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Last month a 2-day-old beluga whale found stranded off the coast of Bristol Bay in Alaska died just weeks after the animal was rescued — despite marine experts’ best efforts to save the orphaned baby.
In May the first beluga whale born at the Georgia Aquarium lived less than a week.
And last year a pair of 2-month-old bottlenose dolphins at the National Aquarium in Baltimore died within days of each other.
These tragic stories are sadly not uncommon, begging the question: Does living or being born into a captive environment make it harder for infant marine mammals to survive?
“Marine mammals, in general, have very high infant mortality rates, whether they’re in wild or captive environments,” says Dr. Sam Dover, DVM, chief veterinarian and president of the Channel Islands Marine & Wildlife Institute, a nonprofit rescue organization. “For example, 50 percent of first-time bottlenose dolphin moms lose their babies in the wild.”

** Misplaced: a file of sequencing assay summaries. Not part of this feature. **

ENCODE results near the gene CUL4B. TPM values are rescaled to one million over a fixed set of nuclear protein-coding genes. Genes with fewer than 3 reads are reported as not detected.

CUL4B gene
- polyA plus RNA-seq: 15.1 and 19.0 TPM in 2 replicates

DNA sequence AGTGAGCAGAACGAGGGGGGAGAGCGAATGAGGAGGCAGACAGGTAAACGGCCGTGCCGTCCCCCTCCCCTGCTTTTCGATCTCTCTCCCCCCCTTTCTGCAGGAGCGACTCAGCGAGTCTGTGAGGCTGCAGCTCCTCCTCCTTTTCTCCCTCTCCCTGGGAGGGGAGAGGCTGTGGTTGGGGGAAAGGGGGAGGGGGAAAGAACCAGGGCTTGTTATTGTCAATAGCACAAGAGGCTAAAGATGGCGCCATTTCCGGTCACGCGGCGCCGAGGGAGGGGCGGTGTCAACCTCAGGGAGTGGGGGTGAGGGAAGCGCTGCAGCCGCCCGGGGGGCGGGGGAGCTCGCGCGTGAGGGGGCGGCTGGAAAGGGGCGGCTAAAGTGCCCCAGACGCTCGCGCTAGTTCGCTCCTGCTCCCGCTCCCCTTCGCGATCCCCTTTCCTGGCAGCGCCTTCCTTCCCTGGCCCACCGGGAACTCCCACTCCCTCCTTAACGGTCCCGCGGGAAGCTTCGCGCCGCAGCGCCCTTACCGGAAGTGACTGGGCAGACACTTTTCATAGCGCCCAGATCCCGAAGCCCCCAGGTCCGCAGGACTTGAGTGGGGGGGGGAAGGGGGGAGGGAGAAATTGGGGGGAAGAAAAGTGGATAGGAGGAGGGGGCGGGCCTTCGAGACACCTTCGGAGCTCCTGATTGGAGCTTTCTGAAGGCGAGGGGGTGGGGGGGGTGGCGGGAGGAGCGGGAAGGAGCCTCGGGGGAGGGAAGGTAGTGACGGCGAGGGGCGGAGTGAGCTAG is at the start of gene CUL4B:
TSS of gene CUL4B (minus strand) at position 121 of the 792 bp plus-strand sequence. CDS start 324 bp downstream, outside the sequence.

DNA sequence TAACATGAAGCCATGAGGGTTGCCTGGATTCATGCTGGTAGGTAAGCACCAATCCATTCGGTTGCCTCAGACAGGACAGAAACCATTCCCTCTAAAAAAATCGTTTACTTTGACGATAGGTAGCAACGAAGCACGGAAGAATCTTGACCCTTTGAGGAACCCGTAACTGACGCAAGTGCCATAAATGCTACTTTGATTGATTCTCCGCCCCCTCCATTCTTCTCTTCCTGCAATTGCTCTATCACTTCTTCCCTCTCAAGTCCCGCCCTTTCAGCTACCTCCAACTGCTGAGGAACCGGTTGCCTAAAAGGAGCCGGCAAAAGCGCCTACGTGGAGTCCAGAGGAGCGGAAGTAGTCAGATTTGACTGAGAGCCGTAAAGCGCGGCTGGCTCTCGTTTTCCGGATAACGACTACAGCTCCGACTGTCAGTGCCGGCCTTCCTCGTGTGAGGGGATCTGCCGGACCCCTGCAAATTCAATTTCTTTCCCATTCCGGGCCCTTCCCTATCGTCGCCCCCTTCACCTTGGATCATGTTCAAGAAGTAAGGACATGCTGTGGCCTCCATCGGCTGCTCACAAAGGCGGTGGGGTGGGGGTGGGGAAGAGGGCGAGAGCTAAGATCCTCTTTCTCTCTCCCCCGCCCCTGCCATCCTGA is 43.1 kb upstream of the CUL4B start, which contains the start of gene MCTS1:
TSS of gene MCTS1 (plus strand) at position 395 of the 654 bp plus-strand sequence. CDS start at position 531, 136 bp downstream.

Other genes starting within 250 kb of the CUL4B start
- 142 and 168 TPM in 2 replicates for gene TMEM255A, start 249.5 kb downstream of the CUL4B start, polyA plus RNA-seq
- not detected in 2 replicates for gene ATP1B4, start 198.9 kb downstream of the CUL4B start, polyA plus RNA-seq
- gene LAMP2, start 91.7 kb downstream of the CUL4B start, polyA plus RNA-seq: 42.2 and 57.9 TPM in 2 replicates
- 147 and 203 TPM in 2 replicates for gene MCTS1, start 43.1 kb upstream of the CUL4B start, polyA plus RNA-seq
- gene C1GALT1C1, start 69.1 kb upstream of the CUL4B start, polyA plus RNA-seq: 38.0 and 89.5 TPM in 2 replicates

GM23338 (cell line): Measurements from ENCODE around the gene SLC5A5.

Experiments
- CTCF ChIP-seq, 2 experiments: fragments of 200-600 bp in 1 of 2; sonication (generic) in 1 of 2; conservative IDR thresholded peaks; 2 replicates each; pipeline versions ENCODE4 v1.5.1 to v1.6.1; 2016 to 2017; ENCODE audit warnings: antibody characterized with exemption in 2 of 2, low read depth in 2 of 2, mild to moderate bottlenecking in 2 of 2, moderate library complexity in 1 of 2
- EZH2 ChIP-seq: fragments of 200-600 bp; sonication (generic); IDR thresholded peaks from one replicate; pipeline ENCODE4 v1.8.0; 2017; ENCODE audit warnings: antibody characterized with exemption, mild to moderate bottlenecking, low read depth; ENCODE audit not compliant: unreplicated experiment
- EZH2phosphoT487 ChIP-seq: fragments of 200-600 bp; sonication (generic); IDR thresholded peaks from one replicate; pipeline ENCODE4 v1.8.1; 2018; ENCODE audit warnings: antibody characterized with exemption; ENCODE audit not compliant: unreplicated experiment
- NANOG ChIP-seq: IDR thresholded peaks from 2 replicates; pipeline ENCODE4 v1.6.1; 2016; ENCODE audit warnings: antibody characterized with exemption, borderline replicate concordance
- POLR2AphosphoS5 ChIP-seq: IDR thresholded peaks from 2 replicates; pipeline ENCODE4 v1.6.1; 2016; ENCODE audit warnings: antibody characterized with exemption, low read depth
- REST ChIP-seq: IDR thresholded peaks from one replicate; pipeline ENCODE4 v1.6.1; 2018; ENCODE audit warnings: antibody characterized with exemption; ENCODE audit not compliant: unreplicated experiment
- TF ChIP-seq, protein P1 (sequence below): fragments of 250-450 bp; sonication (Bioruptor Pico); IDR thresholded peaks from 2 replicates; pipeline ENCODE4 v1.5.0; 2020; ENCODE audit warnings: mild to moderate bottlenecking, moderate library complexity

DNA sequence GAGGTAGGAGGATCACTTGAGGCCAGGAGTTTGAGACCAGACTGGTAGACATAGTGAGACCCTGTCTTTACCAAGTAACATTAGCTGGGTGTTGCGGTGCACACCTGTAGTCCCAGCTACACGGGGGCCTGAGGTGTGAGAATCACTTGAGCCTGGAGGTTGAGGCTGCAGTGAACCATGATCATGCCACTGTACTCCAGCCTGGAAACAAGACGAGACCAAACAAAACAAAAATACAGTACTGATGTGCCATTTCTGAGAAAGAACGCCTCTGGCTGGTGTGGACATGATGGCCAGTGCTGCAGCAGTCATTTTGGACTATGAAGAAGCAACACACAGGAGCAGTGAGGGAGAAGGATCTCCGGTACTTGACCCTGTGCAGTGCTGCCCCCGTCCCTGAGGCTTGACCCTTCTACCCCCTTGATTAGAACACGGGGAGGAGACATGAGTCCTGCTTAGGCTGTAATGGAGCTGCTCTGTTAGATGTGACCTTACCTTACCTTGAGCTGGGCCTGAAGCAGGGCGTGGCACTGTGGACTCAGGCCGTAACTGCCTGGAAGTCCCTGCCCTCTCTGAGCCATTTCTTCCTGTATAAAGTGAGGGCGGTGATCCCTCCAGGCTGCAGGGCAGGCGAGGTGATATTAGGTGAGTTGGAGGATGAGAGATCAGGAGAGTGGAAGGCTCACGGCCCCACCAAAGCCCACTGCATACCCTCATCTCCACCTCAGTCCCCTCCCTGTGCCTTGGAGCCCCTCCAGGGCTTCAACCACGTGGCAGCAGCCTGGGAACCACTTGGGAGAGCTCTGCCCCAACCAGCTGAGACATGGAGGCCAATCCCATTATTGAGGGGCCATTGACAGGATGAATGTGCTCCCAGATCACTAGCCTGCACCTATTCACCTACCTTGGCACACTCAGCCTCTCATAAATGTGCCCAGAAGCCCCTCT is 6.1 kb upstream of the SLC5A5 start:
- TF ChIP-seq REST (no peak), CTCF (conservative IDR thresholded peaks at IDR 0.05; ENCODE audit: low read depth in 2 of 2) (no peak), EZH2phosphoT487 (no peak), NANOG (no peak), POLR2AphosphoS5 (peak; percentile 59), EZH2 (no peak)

But the survival rate in captivity is much better, adds Dr. Michael Walsh, DVM, assistant director for aquatic animal health services at the University of Florida. “In the wild, no one can step in when things go wrong,” he says. “In managed environments, we can intervene when needed to help increase survival rates.”
But this hasn’t always been the case.
“Prior to the 1960s and 1970s, very few facilities had marine mammals in managed environments, “ says Dr. Walsh. “Therefore, the education level and experience of the experts dealing with the baby animals was extremely low, and many assumptions were made. As a result, the survival rates were also low.”
Over the past four decades, as the population of marine wildlife under human care has increased, there’s been a massive learning curve in the field.
“Today, we know enough to predict when things are going wrong,” says Dr. Walsh. “We have timetables for every step of the process, from when they start labor to how fast the calves should be moving. And we know when and how to step in to prevent or solve a potential problem.”
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